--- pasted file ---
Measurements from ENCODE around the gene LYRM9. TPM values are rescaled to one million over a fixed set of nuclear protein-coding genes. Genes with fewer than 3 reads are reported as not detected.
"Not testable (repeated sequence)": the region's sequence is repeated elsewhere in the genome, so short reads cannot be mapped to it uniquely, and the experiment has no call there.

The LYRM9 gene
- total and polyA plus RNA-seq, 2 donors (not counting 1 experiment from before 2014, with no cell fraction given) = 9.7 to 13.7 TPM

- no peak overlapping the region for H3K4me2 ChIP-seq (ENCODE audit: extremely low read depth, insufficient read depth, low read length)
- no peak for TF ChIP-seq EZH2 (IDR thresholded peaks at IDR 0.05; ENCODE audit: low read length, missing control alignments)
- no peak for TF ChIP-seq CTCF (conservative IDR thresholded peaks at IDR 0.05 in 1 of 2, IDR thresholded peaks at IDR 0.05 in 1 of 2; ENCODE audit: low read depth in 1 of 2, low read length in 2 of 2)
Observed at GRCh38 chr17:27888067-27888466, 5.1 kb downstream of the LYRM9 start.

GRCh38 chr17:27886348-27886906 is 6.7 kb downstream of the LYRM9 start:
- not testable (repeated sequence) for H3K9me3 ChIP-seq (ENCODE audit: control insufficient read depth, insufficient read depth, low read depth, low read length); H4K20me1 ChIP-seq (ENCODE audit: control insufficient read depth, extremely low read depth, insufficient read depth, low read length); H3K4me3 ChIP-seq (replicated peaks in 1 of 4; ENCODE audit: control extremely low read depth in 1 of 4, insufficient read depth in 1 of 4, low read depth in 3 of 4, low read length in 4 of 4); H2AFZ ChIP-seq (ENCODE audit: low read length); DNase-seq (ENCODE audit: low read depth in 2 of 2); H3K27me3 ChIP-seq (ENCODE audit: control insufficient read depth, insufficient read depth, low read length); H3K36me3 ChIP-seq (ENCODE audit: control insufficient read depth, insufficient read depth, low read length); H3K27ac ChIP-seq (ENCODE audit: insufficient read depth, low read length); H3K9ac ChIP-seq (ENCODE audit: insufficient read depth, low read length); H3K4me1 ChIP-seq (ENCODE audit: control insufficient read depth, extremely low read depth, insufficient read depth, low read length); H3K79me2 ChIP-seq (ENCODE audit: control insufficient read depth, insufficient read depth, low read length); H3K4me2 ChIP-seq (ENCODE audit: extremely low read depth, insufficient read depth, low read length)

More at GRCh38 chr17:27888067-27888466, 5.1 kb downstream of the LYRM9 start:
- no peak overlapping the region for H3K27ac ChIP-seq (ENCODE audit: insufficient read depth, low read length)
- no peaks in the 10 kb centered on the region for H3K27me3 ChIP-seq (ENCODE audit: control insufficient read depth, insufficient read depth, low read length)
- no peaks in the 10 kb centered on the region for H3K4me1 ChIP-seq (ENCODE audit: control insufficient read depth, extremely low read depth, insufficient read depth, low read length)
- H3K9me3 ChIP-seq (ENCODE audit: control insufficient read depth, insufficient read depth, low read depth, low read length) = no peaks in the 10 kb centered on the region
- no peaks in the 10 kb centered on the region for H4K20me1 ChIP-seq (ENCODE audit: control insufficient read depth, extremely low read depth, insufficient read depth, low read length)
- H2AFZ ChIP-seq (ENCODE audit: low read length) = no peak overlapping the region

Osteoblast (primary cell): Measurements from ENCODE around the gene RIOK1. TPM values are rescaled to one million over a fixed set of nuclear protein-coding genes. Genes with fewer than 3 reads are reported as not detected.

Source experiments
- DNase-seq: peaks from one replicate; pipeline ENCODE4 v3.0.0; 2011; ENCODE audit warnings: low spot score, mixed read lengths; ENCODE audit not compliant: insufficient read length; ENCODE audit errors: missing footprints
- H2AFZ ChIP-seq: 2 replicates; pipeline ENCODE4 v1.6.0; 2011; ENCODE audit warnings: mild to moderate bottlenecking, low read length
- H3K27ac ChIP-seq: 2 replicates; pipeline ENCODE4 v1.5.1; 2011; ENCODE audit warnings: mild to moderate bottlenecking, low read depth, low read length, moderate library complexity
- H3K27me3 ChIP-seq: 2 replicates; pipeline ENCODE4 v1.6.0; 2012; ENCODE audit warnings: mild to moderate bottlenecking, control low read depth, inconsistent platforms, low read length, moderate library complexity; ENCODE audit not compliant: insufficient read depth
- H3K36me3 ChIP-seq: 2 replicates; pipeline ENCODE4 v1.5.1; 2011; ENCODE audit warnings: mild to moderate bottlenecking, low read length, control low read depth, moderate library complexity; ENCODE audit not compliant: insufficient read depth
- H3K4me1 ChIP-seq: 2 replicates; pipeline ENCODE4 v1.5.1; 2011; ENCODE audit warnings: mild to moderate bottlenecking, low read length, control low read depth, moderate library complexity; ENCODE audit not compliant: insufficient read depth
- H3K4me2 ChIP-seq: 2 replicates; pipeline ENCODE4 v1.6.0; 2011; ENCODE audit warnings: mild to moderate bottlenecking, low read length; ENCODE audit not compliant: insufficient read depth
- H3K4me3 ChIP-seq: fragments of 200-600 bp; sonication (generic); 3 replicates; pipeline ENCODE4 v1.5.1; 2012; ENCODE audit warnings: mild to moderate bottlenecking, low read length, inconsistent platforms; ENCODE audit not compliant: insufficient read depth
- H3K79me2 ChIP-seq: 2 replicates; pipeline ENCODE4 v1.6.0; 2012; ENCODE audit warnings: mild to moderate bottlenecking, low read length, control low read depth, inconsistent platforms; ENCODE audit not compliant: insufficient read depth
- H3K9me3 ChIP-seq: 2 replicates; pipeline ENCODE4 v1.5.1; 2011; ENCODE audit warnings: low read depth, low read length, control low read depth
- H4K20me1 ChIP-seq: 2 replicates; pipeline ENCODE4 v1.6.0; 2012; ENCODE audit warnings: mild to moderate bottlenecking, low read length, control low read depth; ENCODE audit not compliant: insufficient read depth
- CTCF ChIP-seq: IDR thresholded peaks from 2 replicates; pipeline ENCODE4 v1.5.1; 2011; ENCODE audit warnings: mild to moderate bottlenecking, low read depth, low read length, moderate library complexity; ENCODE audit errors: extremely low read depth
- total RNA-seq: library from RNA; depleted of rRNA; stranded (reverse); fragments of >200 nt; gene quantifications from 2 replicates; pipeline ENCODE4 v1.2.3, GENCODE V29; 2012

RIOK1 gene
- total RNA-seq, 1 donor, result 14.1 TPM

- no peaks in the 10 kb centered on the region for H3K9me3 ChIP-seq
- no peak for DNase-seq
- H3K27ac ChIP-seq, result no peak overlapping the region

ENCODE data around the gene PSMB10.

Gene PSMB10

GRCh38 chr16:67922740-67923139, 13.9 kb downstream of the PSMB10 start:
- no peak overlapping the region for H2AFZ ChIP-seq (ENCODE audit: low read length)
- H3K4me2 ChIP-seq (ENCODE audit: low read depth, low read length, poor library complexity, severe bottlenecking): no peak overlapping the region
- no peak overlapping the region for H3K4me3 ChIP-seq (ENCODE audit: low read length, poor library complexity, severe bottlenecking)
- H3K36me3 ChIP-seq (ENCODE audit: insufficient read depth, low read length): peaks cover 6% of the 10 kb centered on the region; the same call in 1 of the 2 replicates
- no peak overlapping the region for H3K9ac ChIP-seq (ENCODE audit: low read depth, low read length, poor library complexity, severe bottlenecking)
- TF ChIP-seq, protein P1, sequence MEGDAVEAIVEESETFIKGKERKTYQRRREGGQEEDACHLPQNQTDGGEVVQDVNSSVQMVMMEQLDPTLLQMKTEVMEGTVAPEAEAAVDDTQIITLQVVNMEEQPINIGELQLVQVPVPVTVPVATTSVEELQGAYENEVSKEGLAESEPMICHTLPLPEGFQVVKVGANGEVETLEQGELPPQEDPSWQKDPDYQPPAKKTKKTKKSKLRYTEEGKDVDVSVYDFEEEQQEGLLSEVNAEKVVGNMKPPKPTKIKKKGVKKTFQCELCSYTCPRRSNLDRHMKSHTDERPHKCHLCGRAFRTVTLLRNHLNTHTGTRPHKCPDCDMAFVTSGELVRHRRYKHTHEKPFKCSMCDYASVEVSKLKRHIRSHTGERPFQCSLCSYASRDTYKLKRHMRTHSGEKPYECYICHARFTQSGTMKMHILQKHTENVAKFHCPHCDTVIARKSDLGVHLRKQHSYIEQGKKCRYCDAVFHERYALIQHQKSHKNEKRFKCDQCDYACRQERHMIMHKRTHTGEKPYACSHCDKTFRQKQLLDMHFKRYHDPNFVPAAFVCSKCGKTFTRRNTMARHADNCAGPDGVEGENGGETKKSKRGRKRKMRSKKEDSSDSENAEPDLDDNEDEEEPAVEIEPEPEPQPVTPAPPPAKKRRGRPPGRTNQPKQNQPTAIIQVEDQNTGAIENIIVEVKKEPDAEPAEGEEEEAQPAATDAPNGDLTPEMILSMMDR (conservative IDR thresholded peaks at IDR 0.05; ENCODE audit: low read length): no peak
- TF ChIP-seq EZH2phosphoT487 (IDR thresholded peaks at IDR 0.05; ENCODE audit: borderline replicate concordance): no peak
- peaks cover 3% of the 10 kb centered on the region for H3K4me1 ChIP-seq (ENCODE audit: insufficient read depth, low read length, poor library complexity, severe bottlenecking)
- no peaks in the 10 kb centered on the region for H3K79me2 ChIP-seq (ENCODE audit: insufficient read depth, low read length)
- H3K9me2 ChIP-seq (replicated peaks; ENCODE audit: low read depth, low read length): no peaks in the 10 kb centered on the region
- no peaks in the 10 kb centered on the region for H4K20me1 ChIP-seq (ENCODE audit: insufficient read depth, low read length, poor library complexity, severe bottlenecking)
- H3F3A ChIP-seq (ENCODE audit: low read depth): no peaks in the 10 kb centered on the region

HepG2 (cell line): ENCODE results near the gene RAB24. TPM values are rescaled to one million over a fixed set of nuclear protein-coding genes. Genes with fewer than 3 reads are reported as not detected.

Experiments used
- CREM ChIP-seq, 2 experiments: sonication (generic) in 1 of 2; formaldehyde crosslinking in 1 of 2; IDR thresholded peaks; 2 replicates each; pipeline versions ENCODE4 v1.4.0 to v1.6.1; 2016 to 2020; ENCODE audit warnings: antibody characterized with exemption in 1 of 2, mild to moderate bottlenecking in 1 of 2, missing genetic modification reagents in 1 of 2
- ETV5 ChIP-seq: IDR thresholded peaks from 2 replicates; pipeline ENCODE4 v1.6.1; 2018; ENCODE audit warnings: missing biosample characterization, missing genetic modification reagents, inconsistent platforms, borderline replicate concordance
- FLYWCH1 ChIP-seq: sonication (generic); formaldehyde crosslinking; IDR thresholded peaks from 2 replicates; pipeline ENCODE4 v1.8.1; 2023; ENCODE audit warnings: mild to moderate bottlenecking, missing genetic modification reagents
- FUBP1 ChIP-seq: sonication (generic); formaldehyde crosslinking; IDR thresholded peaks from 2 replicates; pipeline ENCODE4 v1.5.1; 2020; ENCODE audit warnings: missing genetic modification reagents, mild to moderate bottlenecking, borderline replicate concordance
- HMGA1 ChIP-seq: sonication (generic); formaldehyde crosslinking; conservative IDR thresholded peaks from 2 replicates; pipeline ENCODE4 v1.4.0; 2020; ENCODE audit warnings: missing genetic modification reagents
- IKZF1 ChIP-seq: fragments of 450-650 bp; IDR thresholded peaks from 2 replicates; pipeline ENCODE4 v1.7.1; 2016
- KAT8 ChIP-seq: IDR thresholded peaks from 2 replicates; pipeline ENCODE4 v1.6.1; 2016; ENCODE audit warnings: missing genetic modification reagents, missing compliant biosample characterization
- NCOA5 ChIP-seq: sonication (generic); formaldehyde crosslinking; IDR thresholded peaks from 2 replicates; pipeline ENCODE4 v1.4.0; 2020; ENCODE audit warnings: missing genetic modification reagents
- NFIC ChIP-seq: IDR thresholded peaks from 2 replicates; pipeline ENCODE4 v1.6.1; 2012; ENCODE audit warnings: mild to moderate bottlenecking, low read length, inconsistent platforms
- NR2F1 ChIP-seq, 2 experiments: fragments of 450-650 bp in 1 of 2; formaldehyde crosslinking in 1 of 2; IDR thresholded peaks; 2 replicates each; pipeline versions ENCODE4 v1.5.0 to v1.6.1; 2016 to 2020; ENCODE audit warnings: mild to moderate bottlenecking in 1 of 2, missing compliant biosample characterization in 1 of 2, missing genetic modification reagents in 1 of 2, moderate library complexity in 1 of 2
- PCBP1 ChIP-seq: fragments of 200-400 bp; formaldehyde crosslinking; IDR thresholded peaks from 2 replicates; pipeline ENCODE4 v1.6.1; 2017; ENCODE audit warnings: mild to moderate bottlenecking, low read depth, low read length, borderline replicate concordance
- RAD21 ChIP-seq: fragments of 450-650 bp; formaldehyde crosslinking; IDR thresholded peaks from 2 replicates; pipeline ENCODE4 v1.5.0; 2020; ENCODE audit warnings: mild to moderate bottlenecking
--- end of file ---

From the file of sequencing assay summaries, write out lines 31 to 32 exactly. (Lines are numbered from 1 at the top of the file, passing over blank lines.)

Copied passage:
- CTCF ChIP-seq: IDR thresholded peaks from 2 replicates; pipeline ENCODE4 v1.5.1; 2011; ENCODE audit warnings: mild to moderate bottlenecking, low read depth, low read length, moderate library complexity; ENCODE audit errors: extremely low read depth
- total RNA-seq: library from RNA; depleted of rRNA; stranded (reverse); fragments of >200 nt; gene quantifications from 2 replicates; pipeline ENCODE4 v1.2.3, GENCODE V29; 2012